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Past and Present Reunite

True presence heals the patient and the nurse.

I could hear her crying and screaming in pain as I entered the ER for my evening shift. The door to her room was closed but the bone-chilling cries echoed out beneath the wooden door and filled the airspace of the nursing station. I inquired about her. “She got here almost an hour ago and we cannot seem to get a handle on her pain…” I looked at the board to see her name—I knew her… My heart raced and I felt a lump gather in my throat…I hadn’t seen her for almost 9 years now. My mind sped back to the time that our paths had crossed.

I was doing home health nursing then and she was a teenager with a newly diagnosed sarcoma. I was to care for her while she received treatments. I was in her home several times a week for a several months. We bonded and I cared about her. She knew my daughter. I wanted her to live…I prayed for her day and night. She was tough…strong and determined. She had spirit and spunk far beyond her years…I wanted to take care of her. Her case brought out the best in me, but also that part of me that wanted to take over and do it all. I struggled with my sense of ego and pride…I struggled to not let her into my heart. It was a losing battle.

Life changed for me and I took another job. I left her in the hands of my co-workers and I cried for days…I battled with the feelings that I had abandoned her.  I had crossed the line with her. I knew that my feelings for her were deeper than they should have been. I took on more of her care than I should have, or at least more than was professional. When I left it broke my heart. I did not know that it broke hers too.

I was pulled back to the present by the day nurse wanting to give me report. I would be getting this girl that so long ago claimed a piece of my heart. I listened to the report and then went in to meet with her. As I opened the door the crying and begging for pain relief hit me in the heart. I looked at her and saw a grown woman whose pale face was contorted in pain. Tears soaked her face as she twisted and writhed on the stretcher. “Please help me, I can’t stand this pain any longer…” I left the room, went to the orders and saw she could have another dose of Dilaudid now…I retrieved it from the med room and quickly returned to her.

As I sat on the stool next to her bed and injected the pain medicine I prayed for relief for her. Her mother sat close by holding her hand. I introduced myself as I cared for her…she looked at me and started a fresh tirade of tears… “Oh my god, is it really you Bobbi?”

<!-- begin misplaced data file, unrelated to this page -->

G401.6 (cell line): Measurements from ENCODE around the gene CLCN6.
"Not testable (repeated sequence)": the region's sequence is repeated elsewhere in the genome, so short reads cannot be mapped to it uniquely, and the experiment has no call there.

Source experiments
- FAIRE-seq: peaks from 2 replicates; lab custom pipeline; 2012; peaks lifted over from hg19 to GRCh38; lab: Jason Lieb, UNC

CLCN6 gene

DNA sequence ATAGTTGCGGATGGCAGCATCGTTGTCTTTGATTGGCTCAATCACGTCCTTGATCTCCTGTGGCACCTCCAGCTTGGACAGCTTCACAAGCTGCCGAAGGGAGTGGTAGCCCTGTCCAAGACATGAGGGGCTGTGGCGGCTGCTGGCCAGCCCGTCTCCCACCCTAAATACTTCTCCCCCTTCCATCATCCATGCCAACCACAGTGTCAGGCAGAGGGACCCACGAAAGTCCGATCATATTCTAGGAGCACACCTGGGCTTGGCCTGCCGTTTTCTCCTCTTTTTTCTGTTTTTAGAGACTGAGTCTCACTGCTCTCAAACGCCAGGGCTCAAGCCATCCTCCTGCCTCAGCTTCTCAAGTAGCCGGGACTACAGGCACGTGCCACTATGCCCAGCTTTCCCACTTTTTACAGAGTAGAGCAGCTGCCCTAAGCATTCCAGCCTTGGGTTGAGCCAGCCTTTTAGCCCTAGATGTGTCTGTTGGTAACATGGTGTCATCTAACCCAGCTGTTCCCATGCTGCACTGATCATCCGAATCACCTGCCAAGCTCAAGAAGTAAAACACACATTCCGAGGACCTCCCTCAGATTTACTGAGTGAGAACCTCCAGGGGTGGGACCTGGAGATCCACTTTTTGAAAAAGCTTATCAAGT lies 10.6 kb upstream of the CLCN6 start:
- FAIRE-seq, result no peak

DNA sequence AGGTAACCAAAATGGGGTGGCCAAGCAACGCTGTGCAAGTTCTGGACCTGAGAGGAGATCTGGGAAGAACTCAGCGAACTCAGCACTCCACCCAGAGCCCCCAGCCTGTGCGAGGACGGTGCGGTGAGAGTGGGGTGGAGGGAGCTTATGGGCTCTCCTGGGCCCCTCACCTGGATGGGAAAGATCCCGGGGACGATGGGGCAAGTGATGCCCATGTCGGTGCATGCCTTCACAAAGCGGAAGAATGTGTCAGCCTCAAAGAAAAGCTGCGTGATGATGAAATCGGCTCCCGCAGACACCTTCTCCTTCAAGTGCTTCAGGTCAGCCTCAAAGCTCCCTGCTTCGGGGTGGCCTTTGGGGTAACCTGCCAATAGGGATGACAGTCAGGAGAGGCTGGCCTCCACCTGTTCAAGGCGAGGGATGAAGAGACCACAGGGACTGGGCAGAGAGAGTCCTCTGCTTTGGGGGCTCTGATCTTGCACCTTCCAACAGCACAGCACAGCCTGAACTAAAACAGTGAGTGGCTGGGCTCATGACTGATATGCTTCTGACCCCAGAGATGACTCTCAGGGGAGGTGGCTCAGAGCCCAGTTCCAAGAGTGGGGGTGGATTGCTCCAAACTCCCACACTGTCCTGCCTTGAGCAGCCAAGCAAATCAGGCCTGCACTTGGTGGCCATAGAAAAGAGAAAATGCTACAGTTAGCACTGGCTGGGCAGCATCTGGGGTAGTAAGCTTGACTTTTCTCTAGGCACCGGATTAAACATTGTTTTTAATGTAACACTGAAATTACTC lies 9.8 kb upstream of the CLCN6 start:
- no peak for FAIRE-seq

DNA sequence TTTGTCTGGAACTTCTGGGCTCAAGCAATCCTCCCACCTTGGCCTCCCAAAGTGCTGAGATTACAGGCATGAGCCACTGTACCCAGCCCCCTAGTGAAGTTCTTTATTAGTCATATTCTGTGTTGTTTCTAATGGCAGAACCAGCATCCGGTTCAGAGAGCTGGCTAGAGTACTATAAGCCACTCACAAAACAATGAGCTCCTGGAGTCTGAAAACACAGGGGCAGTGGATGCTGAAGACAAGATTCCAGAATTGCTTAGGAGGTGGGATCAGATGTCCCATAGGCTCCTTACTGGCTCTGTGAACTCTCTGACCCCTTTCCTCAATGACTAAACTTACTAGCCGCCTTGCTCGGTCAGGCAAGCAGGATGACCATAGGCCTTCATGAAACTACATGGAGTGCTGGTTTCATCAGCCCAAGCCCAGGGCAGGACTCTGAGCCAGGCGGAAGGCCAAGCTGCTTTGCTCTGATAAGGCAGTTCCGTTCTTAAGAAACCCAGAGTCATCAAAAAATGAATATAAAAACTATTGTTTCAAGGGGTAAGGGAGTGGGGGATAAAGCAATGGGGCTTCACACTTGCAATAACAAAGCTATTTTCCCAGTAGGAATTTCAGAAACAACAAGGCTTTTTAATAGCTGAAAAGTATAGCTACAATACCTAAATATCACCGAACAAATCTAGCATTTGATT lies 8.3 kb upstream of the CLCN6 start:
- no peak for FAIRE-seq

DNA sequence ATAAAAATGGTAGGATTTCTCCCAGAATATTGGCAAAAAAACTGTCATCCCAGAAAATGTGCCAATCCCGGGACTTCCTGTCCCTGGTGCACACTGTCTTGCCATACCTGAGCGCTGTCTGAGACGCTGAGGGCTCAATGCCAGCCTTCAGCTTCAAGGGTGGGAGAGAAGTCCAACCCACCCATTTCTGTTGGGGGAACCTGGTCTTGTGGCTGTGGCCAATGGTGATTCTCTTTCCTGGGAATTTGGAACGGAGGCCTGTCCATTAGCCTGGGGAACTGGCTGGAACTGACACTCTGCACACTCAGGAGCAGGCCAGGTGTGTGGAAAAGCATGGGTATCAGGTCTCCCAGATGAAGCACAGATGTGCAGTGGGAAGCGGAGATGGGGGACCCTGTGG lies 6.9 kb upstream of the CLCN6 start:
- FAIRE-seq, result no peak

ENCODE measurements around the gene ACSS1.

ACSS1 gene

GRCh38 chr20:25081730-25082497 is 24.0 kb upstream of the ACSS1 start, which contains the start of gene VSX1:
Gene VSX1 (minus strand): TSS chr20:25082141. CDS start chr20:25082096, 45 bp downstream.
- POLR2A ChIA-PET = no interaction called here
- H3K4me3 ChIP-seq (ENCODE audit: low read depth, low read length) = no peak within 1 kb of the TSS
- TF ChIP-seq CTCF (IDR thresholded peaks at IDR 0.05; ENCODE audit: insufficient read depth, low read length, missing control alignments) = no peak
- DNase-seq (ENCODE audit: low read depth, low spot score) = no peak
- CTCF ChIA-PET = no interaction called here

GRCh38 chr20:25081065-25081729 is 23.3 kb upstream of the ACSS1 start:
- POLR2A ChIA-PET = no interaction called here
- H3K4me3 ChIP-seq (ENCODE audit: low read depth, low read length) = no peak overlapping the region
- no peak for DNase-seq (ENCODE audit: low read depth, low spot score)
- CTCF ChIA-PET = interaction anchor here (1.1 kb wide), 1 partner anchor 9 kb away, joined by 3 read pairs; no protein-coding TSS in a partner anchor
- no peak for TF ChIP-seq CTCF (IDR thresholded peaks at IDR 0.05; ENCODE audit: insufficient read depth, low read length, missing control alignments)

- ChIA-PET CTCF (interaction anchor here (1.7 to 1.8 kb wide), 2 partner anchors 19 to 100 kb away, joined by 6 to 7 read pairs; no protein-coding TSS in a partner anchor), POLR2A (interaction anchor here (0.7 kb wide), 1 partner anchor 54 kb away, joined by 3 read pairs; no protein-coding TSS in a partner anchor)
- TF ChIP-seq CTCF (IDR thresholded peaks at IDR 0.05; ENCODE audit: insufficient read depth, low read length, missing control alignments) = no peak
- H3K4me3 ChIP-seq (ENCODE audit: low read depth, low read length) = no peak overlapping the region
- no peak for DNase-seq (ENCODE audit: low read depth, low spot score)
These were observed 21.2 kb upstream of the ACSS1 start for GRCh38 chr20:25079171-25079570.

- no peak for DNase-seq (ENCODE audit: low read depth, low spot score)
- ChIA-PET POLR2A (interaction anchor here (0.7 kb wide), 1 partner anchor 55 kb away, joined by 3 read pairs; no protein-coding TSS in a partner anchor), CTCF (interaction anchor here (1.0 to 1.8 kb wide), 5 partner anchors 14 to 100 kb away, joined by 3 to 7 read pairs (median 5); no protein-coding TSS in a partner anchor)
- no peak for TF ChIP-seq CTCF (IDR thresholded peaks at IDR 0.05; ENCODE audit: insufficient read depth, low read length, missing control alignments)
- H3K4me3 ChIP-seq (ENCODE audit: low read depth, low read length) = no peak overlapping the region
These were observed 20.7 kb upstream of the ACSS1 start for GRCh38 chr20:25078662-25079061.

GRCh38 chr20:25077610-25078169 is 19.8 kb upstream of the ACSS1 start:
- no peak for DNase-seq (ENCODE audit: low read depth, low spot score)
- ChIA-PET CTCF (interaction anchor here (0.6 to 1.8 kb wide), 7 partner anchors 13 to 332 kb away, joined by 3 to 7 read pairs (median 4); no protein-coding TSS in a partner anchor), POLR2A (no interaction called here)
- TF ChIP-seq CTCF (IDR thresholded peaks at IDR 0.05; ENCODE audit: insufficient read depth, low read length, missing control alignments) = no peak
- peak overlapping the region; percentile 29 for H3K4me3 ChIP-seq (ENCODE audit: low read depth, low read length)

“Yes it is” I replied with a smile.

She reached across the stretcher and put her arms around my neck and pulled me close as she cried into my neck. We stayed like this for several moments. I let myself feel the heart-wrenching feelings that I had let go so long ago. “I think of you so often,” she said between sobs. “You were the best nurse I have ever had…I measure everyone next to you.” I smiled and let the compliment enter my heart. “I missed you terribly when you left,” she said. I told her that I had missed her as well and so often had prayed for her. I told her that I watched her in the newspaper and from afar at school…I told her that she was one of those patients that never left my heart.

I managed to get her pain under control with meds, hand massage and presence…and we enjoyed catching up with one another. She was admitted and I went home. As I thought about the encounter I realized that as a young nurse I tried so hard not to let anyone into my heart for fear of being unprofessional. I knew she had entered my heart deeply and it scared me. I always thought of her, prayed for her and worried for her, and struggled with the feelings that I had abandoned her.

As I let myself feel the rush of emotions that occurred when we reunited I realized that I was wrong all those years ago. It wasn’t the fear of being unprofessional; it was the fear of not being able to help her that kept me bound…

Jean Watson’s theory of human caring talks about caring moments and allowing our hearts as nurses to be present with our patient’s heart. I did not realize what was occurring way back then BUT I do know the power of presence now. Being present with this patient gave her and I both healing that night in the ER. Allowing myself to care for her all those years ago touched her and in return in touched me. As we reunited and told one another the power and effect the other had on our lives…healing happened. Watson’s theory came alive for me that night in the ER and I will never be the same.

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